The efficacy of trimethoprim in wound healing of patients with epidermolysis bullosa: a feasibility trial

J Am Acad Dermatol. 2012 Feb;66(2):264-70. doi: 10.1016/j.jaad.2010.01.047. Epub 2011 Dec 6.


Background: There are no systemic therapies known to facilitate wound healing in patients with recessive dystrophic epidermolysis bullosa (RDEB).

Objectives: We sought to assess the feasibility of a trial to examine the efficacy of trimethoprim (TMP) in healing chronic wounds in patients with RDEB and to examine the effect of TMP on lesion counts, quality of life, and emergence of antibiotic resistance.

Methods: We conducted a feasibility study using a prospective, randomized, double-blinded, placebo-controlled, crossover design. The study took place between October 2006 and September 2007 in the epidermolysis bullosa clinic at the Hospital for Sick Children in Toronto, Ontario, Canada. Liquid TMP or placebo was given orally or via gastrostomy tube in two divided doses for 2 months; the main outcome measure was a decrease in surface area of selected chronic wounds.

Results: Ten subjects with RDEB were enrolled in the study; 7 completed both study arms (4 male, 3 female). Age at enrollment was 14 ± 5.4 years. Although all patients showed improved wound healing on TMP, the crossover analysis, TMP versus placebo, approached but did not reach statistical significance (P = .08). While receiving TMP, 6 of 7 patients had more than 50% reduction in chronic wound surface area; while receiving placebo, 2 of 6 patients had more than 50% reduction in wound surface area (P = .03). Secondary outcome measures did not achieve statistical significance.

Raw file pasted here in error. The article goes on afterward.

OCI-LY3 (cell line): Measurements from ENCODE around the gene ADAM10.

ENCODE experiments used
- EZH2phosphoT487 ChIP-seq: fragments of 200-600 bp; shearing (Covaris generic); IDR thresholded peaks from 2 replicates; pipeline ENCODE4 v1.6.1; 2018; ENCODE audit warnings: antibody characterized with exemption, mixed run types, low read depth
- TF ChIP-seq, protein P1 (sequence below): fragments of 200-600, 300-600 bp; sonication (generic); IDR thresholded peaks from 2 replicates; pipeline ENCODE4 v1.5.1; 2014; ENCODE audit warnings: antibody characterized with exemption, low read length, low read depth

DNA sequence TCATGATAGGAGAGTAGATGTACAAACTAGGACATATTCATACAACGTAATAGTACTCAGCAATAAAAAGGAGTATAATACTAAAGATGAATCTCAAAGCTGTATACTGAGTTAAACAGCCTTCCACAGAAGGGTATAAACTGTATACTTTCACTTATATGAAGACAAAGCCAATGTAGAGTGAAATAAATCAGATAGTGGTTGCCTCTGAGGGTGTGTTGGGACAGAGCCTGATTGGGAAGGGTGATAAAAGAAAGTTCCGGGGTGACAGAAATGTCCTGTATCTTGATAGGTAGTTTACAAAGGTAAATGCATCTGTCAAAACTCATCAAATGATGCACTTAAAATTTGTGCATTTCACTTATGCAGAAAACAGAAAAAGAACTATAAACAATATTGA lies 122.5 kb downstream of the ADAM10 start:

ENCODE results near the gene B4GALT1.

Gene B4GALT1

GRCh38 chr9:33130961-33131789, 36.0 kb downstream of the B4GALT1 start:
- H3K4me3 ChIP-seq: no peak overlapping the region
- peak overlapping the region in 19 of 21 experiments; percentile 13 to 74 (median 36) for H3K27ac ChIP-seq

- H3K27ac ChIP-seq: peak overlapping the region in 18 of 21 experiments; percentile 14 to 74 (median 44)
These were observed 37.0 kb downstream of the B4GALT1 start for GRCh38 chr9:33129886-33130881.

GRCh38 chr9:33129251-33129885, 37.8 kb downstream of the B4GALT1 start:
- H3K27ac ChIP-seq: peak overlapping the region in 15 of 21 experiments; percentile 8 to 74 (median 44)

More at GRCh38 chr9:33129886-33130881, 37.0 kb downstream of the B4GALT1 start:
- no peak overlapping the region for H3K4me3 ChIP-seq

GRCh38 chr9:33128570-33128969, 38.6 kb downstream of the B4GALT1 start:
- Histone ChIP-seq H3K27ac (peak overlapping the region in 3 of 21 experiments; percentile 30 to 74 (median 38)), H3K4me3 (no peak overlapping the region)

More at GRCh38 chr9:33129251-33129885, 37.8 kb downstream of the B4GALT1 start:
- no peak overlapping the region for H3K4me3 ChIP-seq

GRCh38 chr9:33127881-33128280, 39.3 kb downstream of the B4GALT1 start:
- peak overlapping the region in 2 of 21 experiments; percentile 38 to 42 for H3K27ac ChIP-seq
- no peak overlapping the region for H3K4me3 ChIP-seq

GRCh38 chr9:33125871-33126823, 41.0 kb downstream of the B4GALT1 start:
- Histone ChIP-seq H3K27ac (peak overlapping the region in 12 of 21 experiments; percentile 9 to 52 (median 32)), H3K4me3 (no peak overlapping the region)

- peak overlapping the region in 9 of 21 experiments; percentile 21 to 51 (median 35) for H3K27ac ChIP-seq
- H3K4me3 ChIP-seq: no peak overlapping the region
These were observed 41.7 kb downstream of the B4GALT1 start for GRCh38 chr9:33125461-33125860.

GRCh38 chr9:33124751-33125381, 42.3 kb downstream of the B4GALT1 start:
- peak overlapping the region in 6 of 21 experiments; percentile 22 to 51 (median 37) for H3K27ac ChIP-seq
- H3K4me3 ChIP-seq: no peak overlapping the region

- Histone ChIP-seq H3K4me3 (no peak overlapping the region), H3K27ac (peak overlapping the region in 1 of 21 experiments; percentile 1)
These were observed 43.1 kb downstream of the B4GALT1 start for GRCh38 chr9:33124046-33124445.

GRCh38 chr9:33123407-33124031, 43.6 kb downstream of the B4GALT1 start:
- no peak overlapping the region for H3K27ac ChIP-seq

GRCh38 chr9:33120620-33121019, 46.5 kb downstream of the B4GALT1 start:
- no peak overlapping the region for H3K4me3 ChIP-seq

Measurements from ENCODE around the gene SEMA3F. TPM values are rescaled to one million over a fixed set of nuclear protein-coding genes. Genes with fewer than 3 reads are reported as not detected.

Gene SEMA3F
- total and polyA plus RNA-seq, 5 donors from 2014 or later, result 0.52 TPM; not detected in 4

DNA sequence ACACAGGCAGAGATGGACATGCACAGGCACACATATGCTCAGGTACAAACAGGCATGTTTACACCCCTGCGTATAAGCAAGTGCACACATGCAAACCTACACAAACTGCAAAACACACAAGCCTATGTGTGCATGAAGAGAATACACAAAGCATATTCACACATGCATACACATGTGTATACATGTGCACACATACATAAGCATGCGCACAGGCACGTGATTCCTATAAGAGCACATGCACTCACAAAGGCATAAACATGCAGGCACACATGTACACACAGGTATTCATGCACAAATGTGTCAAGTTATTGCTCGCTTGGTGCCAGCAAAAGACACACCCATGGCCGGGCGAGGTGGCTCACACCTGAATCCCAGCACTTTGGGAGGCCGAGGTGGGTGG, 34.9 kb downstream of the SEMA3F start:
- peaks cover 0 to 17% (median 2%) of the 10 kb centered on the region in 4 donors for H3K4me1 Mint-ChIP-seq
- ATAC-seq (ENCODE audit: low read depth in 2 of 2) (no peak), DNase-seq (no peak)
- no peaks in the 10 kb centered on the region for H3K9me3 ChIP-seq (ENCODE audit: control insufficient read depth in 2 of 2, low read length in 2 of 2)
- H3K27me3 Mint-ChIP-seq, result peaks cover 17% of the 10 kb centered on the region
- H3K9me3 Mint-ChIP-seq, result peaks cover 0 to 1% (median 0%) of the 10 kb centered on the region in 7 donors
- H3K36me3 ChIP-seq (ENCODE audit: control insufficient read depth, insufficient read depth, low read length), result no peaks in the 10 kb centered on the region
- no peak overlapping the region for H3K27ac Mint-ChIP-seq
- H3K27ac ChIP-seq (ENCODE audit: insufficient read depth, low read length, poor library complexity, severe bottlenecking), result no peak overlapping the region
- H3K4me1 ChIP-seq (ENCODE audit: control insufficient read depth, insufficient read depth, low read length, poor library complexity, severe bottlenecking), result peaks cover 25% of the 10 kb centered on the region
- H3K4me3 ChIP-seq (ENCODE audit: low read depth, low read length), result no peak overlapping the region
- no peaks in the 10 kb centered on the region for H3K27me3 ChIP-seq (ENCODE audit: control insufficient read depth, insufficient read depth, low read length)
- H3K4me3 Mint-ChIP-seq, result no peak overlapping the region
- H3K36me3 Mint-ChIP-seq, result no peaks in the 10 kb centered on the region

Limitations: Small sample size is a limitation.

Conclusions: This proof-of-concept study demonstrates the potential efficacy of TMP in improving wound healing in RDEB, and provides useful information for further prospective studies.

Publication types

  • Randomized Controlled Trial
  • Research Support, Non-U.S. Gov't

MeSH terms

  • Adolescent
  • Child
  • Child, Preschool
  • Cross-Over Studies
  • Double-Blind Method
  • Drug Resistance, Microbial
  • Epidermolysis Bullosa Dystrophica / drug therapy*
  • Feasibility Studies
  • Female
  • Humans
  • Male
  • Treatment Outcome
  • Trimethoprim / therapeutic use*
  • Wound Healing / drug effects*
  • Young Adult


  • Trimethoprim